When you’re done fixing the holes in the plaster, give it a good scrub and rinse. If there are any lingering lime deposits, you can scrub them away with a sponge and some dish soap. Thereafter, give the wall a few days to dry off.
Primers based on oil or those that dry quickly can be used on plaster. The use of a primer helps reduce the spread of stains and residues. Primers made with quick-drying technology can be applied in as little as an hour, while those made using oil can take up to 24 hours to dry.
Step #3. Repairing the plaster wall
You can fill in the holes in the wall by applying a thin coat of joint compound. Smooth out the first coat with a level for the best results. Then, you just need to wait for it to harden.
If there are any bumps or rough patches on the wall, sand them down with medium grit sandpaper. However, at this time you won’t need to smooth out the plaster wall entirely. Just smooth over the rough parts.
Sweep up the dust and wipe clean the surface. Just wait till it’s entirely dry to touch.
Step #4. Applying the second coat
To finish the plaster wall, a thicker coat of joint compound must be applied. If you lay the thin coat flat, spread the thick coat vertically. When applying a second coat, it’s important to do it in the opposite direction of the first.
You should keep going by repeating Step 4 until you get there. Sanding the surface to get rid of the dust.
Step #5. Sanding and painting
Sand the area down with 120 grit sandpaper until it is entirely flat and smooth. Once the dust has been wiped away, apply a new coat of primer. The same primer should be used each time.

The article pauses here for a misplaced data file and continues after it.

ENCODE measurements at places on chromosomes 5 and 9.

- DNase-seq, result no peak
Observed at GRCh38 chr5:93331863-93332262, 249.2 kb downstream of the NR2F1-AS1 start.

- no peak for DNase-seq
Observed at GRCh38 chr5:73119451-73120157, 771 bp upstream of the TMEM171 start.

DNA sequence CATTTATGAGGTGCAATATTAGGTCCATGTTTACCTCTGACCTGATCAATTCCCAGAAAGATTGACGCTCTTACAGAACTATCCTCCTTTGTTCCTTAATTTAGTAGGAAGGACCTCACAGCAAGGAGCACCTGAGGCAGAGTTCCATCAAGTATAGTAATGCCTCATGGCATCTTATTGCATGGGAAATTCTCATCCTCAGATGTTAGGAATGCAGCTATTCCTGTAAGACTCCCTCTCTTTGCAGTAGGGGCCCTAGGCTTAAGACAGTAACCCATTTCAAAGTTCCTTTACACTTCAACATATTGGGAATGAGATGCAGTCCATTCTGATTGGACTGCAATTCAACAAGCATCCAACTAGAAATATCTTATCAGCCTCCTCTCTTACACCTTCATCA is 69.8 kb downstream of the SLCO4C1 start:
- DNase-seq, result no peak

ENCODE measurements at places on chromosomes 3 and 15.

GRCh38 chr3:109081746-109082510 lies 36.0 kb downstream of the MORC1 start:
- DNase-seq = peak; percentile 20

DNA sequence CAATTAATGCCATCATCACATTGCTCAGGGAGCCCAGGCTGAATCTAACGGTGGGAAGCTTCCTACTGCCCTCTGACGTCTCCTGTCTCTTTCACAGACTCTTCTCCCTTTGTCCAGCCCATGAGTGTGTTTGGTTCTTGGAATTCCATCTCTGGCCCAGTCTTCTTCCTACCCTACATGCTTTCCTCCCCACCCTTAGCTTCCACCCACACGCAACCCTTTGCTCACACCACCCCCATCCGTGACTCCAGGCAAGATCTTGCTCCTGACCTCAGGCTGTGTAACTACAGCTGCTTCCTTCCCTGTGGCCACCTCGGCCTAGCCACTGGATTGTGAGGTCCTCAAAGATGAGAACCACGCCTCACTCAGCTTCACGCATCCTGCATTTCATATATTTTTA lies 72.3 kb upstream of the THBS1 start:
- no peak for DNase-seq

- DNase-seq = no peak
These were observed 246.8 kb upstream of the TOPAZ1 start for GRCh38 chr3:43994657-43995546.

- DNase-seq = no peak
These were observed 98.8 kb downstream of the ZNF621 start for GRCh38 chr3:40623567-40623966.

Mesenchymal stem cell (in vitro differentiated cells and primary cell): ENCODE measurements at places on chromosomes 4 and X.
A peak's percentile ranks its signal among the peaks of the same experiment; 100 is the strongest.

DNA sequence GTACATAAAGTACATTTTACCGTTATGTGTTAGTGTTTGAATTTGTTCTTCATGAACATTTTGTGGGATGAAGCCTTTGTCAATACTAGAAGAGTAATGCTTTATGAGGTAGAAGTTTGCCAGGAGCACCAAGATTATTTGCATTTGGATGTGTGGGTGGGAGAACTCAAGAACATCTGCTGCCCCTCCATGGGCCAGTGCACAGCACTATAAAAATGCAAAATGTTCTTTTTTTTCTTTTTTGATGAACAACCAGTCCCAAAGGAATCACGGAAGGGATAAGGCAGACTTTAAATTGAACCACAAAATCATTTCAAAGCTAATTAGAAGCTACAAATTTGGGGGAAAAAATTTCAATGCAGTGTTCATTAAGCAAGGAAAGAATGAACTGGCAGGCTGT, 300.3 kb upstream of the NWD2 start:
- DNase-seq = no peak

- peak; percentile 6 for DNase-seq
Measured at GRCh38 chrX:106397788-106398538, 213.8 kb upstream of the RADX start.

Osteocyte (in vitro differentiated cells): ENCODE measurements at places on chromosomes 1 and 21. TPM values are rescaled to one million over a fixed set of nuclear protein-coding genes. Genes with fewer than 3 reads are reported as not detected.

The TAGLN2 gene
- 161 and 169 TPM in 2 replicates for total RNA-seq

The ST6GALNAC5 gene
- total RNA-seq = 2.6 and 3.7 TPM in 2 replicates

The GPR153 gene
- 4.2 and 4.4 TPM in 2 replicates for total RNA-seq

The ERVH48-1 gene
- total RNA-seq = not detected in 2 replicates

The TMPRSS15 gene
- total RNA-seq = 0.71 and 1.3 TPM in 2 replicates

As soon as the primer has dry, the artwork is ready for its finishing touches or painting. Cover the patch with paint of the same color as the wall and it will vanish. If you want to double-check your work on the plaster wall, a professional handyman can help.
Why Is It Necessary To Stabilize Water Damaged Plaster Walls?
The plaster, frame, and lath are all affected by water. Your plaster walls are less likely to sustain additional water damage if you take preventative measures immediately.
Some do-it-yourself stabilization of water-damaged plaster walls can cause additional damage after a few months or years. Be sure you’re happy with the results before moving forward on your own.
If you have any doubts, you can always seek the advice of experts to help you out. However, before hiring a handyman, it’s important to make sure they’re properly licensed and insured. The fact that they are licensed and insured bodes well for their reliability in a crisis.
How Much Will It Cost You To Stabilize A Water Damaged Plaster Wall?
When stabilizing a plaster wall that has been damaged by water, the cost of materials could be as high as $60 if you decide to do it yourself. By completing tasks on your own time, you save money that might have otherwise gone toward hiring a professional.
However, a professional handyman is required to repair water damage to plaster walls in some cases. If you need to hire a handyman, expect to pay between $70 and $100 per square foot. The price to fix it, though, depends on how bad it is.
If your plaster wall has been damaged by water and has not yet dried, you will have to wait for it to do so. When a leak occurs in a wall, it may be necessary to call a plumber or a restoration company to help dry the wall’s plaster. The cost of drying and restoring your property after water damage might range from $2,000 to $5,000.